By Julian Wilson
Students seem to be attached to their cell phones now more than ever. However, does that make it okay to text and drive, to text during class, or at dinner with your friends or family? LIU Post students responded overwhelmingly that manners and safety still do matter when it comes to cell phone use.
“You’re not paying for school to text,” said Jake Scotto, a junior Broadcasting major. In addition to being opposed to students texting in class, Scotto said that texting and driving makes him really mad. “Driving and texting pisses me off to no end, [and] not because you’re risking your own life. That’s your choice, but because you’ll hurt or even kill someone else just to grab your phone to text someone.”
Scotto said that it is unacceptable to text, “I’ll be there in five minutes,” at the same time as you’re driving. He added, “Texting and playing games when you’re with people is kind of rude. It’s not appropriate when you’re with people, driving or in class.”
Richard Renelique, a sophomore Broadcasting major, agreed. “It is appropriate to use my phone when I am alone, not moving, or not in a place where I must be silent. This is because I do not want to be a disruptive person, or put my life at risk,” he said.
“I have no intention to come close to death because of texting,” Renelique added. “To kids who text and drive, I’d tell them to find some alternative or learn self-control, or else they could end up injured or even deceased. You can even try parking before using the phone, at the very least,” Renelique stated.
Stephanie Morales, a sophomore Art Therapy major, also agreed that texting and driving should not be mixed. “Kids that text and drive do not realize how dangerous that could be. They could not only hurt themselves, but also others. They could take someone’s life,” she said. She also lamented about the plain rudeness of texting around others. “It’s appropriate to use your phone when you’re alone or not disturbing anyone around you because most people find being on a phone rude. For kids that text in class, I think it is rude and distracting to the teacher and students during lectures, but should be allowed when nothing important is going on.”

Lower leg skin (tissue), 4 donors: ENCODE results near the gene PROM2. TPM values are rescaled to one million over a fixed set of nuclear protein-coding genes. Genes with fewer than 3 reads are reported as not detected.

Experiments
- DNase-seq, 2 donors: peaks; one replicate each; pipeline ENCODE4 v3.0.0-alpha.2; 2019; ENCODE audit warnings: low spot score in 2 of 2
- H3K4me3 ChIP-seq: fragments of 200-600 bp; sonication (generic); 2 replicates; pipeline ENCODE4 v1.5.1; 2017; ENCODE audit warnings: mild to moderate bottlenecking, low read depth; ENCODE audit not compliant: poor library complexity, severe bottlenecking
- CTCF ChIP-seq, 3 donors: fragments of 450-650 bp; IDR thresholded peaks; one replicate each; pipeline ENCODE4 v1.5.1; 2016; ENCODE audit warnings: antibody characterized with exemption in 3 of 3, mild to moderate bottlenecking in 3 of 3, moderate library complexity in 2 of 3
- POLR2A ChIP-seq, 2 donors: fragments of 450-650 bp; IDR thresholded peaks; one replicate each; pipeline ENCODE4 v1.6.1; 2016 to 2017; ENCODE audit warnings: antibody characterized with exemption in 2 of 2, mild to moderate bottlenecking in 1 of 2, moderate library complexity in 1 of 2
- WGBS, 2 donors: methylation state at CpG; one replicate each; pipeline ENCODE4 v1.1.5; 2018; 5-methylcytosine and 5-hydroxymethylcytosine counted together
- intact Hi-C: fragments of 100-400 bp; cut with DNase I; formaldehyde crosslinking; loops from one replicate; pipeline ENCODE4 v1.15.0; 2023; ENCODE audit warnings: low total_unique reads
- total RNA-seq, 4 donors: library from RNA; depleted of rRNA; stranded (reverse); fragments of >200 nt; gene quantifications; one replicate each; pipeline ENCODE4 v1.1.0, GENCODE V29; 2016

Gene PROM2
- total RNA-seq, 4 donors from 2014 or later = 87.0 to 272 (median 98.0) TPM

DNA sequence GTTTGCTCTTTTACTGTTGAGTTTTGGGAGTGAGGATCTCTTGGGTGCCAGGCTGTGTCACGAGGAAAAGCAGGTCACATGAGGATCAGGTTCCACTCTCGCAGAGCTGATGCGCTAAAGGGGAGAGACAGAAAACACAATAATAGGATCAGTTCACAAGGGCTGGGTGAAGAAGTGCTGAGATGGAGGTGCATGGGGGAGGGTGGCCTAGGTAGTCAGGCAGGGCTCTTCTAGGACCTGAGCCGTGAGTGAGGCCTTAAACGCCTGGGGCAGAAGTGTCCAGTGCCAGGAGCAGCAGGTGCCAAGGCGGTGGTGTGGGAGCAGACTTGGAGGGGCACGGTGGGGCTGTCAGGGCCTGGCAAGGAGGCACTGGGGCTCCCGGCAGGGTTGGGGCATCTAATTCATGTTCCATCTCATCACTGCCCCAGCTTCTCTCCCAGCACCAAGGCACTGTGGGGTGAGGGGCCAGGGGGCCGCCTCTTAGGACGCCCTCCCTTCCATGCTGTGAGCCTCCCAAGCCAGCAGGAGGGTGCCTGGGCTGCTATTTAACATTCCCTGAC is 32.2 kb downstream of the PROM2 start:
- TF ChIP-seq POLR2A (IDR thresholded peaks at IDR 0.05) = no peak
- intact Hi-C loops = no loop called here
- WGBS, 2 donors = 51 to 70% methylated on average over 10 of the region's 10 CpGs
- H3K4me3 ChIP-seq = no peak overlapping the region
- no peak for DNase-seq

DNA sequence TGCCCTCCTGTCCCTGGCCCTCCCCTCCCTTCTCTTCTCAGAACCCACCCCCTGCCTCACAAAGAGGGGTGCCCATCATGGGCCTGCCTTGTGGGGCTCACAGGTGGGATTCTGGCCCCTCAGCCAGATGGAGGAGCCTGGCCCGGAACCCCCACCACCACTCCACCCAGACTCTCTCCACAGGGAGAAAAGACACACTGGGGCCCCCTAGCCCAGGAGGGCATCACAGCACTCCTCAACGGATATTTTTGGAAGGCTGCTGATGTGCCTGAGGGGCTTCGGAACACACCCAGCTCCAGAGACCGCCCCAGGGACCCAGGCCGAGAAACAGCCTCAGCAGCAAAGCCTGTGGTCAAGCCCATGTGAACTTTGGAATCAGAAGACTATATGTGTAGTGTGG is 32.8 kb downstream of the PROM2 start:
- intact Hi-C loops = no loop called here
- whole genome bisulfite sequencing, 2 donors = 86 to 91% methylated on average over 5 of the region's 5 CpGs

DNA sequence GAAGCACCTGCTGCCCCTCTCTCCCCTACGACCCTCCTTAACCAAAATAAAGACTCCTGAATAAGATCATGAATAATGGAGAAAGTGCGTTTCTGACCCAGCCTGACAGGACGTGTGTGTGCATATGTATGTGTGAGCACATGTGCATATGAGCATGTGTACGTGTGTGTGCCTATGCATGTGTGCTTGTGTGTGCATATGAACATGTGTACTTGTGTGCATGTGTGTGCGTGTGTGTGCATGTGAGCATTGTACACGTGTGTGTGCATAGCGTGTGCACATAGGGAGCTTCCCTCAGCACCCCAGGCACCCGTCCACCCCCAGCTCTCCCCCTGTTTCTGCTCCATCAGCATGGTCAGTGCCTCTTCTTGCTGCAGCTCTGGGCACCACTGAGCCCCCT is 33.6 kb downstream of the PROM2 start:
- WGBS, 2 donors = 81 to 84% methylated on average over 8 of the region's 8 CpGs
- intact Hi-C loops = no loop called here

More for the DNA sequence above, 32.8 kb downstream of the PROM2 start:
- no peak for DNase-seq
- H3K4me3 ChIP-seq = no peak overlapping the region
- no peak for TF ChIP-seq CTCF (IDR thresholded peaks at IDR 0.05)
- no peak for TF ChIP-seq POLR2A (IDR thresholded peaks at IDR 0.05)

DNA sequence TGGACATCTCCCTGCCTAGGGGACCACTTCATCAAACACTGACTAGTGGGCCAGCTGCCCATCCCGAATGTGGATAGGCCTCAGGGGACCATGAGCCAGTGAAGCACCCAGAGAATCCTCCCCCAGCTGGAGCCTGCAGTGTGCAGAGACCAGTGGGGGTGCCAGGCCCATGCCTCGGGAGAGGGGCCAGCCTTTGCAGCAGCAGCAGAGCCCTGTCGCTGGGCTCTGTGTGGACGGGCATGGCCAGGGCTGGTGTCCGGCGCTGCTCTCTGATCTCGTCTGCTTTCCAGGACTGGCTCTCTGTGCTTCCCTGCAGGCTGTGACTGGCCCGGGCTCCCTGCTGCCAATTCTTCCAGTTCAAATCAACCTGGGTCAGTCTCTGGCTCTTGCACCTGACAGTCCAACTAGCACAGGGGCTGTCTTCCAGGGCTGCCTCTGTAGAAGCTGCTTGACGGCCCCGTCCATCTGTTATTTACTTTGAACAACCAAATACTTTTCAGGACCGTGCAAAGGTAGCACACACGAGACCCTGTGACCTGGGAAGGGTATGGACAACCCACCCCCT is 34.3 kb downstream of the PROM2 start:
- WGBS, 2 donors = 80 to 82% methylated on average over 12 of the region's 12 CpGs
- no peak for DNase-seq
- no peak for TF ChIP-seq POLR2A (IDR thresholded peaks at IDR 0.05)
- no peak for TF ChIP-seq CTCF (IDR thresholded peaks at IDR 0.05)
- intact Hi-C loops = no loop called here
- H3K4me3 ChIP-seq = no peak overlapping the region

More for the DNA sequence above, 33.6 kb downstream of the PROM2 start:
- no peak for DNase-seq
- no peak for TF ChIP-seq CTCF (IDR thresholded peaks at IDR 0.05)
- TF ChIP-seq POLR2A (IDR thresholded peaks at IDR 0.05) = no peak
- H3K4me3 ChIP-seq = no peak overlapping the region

Josh Levine, sophomore Psychology major, like many college students, texts all day long. “I use my phone from when I wake up to when I fall asleep. I don’t really stop using it except driving, and when in conversation.” Levine continued, “Texting and driving is stupid. Wait until you’re at a red light or home. Never text while driving, it’s extremely dangerous, and you or others could get hurt.”
It is okay to text when you’re by yourself, and not bothering those around you. Texting while on the road is absolutely not acceptable, nor is using your phone in class. If you have an emergency to tend to, or a really important call that cannot wait, excuse yourself and respond to the text in the hallway. Your professors and classmates will appreciate
it. Please remember that every action has a consequence, not only when using your phone but in life, as well. It is your job to be proactive about decisions that you make.